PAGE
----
Squatting allows you to use the leverage of the ground to push against it and activate your glute muscles. All these hip stabilizer muscles and glutes allow you to anchor the hips and feel stable, rather than just lazily spinning through impact.
You want to feel powerful and stable at impact and be able to leverage the ground. If you don't squat, you can't do that. If you're just here, and then you just spin, it doesn't look like I leveraged anything.
I need to feel like I'm loading my glutes and anchoring myself to the ground and pushing my feet into the ground so that as I come through in the next move that we're going to talk about, I'm able to perform it correctly.
The next thing is, for most of my better golfers, they're all hip spinners. Almost all the professionals I work with struggle with getting a little bit stuck underneath coming in, and then spin through and they end up hitting a higher ball flight than what they want. That puts too much spin on the ball, and also leads to blocks and hooks.
When I teach them this move, it helps slow down their hips. That's a critical piece because you don't need fast-spinning hips in the downswing. All that does is get your arms stuck. Your hips don't have to move very far in the downswing to get back to where they need to be at impact, but your hands have a very long ways to go.
If you go to the top and just spin your hips, your hands are always going to be in this position. They don't have time to catch up. They simply can't move that fast, but your hips can snap really quick and leave you in this stuck position all the time.
We spend a lot of time working with these golfers to slow their hips down so that they have time to sequence everything and get their arms back in front of their body at impact.
This is one of those critical moves that, as they squat into the ground, it slows the initial rotation down so that what they're able to do is build a stable base, start pulling their arms down, and then at impact they're able to leverage the ground with both legs, and push up off of it.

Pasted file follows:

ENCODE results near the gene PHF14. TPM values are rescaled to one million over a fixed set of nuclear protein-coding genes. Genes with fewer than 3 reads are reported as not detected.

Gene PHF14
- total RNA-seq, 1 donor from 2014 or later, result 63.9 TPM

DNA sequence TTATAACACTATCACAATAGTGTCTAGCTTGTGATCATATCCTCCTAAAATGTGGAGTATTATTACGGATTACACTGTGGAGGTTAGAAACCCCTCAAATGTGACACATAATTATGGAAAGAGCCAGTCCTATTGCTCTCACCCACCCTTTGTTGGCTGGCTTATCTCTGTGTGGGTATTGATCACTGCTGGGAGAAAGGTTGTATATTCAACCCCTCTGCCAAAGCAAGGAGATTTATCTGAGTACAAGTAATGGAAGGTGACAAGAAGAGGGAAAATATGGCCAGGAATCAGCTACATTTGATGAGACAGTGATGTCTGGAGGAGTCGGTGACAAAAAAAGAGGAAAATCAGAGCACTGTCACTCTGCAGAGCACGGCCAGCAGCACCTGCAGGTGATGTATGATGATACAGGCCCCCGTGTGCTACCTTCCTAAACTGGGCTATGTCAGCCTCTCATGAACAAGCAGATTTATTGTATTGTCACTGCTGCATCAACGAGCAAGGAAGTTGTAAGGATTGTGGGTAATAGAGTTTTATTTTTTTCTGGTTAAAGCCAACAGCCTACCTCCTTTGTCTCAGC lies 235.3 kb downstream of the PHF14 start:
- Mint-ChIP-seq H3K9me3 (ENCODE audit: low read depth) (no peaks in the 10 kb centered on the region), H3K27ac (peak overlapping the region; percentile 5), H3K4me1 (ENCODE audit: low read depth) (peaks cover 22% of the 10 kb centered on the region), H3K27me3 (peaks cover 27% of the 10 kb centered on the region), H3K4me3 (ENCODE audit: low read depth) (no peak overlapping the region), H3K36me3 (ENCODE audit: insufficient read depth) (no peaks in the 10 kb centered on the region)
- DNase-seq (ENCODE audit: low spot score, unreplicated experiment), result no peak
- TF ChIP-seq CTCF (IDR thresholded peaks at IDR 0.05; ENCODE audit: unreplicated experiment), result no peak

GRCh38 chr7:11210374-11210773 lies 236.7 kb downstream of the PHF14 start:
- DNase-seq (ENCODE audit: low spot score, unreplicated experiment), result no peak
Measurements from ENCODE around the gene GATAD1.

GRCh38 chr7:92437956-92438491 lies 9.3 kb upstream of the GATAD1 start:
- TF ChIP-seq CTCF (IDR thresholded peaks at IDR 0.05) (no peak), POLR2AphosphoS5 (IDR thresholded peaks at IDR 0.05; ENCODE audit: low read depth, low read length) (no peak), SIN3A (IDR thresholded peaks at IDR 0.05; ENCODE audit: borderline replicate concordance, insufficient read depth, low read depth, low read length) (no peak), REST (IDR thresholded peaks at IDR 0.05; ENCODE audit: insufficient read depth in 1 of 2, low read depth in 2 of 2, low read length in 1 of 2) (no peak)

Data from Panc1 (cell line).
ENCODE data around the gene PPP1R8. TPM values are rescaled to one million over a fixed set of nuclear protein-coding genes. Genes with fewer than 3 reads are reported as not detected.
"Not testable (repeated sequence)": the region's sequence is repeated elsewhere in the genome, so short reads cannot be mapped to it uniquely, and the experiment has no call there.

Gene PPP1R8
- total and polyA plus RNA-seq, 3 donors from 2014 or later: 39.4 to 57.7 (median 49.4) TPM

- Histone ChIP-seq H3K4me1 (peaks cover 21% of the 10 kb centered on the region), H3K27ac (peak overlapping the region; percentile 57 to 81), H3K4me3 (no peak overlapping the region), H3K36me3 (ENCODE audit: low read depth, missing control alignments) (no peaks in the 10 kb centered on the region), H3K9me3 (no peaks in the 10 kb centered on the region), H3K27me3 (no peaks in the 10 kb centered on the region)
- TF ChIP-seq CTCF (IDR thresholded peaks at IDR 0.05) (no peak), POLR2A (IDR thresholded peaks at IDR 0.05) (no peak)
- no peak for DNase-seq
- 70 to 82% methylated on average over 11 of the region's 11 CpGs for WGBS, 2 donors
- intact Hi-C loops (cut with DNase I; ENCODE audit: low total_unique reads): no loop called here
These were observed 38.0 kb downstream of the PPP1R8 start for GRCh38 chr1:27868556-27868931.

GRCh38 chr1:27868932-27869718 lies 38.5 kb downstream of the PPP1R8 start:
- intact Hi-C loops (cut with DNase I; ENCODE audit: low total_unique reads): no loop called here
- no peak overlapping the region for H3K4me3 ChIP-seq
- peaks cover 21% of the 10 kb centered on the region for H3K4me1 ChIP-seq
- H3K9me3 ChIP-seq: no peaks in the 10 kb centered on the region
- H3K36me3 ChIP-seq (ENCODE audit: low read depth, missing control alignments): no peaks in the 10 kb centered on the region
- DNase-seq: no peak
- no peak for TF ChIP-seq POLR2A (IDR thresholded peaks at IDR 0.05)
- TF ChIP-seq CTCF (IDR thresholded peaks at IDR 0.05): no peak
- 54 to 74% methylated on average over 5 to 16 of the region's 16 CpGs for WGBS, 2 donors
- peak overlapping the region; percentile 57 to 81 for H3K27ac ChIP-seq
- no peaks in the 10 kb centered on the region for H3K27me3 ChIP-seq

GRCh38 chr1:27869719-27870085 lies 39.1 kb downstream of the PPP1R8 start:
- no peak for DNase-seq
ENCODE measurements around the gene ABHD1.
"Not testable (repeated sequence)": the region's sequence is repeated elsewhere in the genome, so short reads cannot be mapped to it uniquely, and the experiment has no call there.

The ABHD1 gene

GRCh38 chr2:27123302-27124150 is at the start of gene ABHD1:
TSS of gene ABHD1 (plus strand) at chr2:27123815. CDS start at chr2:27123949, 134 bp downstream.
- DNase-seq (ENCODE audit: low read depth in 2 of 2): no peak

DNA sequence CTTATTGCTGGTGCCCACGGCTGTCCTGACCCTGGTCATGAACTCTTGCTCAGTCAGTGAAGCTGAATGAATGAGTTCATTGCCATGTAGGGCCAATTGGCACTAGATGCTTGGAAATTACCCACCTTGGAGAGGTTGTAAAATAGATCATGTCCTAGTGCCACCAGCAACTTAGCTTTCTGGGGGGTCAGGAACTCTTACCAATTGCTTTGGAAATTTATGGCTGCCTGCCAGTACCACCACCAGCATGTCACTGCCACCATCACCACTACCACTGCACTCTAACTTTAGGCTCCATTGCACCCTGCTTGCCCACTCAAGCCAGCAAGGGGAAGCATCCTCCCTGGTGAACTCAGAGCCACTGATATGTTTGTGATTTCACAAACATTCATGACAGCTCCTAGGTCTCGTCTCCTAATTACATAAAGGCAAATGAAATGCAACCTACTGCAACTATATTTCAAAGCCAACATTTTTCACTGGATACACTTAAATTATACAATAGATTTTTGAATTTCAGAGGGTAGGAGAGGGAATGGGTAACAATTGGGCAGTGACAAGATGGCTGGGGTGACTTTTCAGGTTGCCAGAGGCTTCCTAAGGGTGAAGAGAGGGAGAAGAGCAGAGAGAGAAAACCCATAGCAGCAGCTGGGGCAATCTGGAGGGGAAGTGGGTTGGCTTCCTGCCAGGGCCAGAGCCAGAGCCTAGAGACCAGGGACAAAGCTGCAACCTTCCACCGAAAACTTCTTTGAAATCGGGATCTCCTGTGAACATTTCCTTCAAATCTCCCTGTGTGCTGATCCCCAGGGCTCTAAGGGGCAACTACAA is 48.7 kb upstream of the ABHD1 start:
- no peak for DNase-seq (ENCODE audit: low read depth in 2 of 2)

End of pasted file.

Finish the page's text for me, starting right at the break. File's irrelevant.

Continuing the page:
That might sound like a strange concept, but it's critical. What's happening is, as I'm doing this squat move, then as I'm coming up out of it, I'm pushing against the ground. Quite literally, I'm pushing my left leg - both legs, but primarily the left - and straightening it.
What that's doing is moving my body this way, back up, and forcing the club to release down that way. You get an "equal and opposite" effect. As your body is moving one way, you're forcing the club to release even faster at the bottom. That's a pretty advanced thing.
If you're a typical amateur, higher-handicap golfer, you're not ready for this stuff yet, but for pros or better amateur players who are looking to build speed and power in their swing, this is a critical move to stabilize and then get that last bit of release at the bottom.
If I just went to the top and spun my hips, all I've got is a really weak club head coming through impact. If I go to the top and I squat and leverage my glutes, push into the ground, as I set into this left side and I start to fire those glutes pushed against the ground, now I've got a big snap at the bottom and a ton of release. It also helps slow my hips down, which gives me time to get my arms back in front.
If you're a hip spinner, learning to squat into the ground and feel like you push your feet into the ground, then fire everything through, it's going to help you build a lot more speed with a lot less effort.
It will finally teach you what it feels like to leverage the ground and activate the hip stabilizer muscles, the glutes, and all these big, powerful muscles in your torso and your trunk, and finally build power in your golf swing without a lot of muscular effort.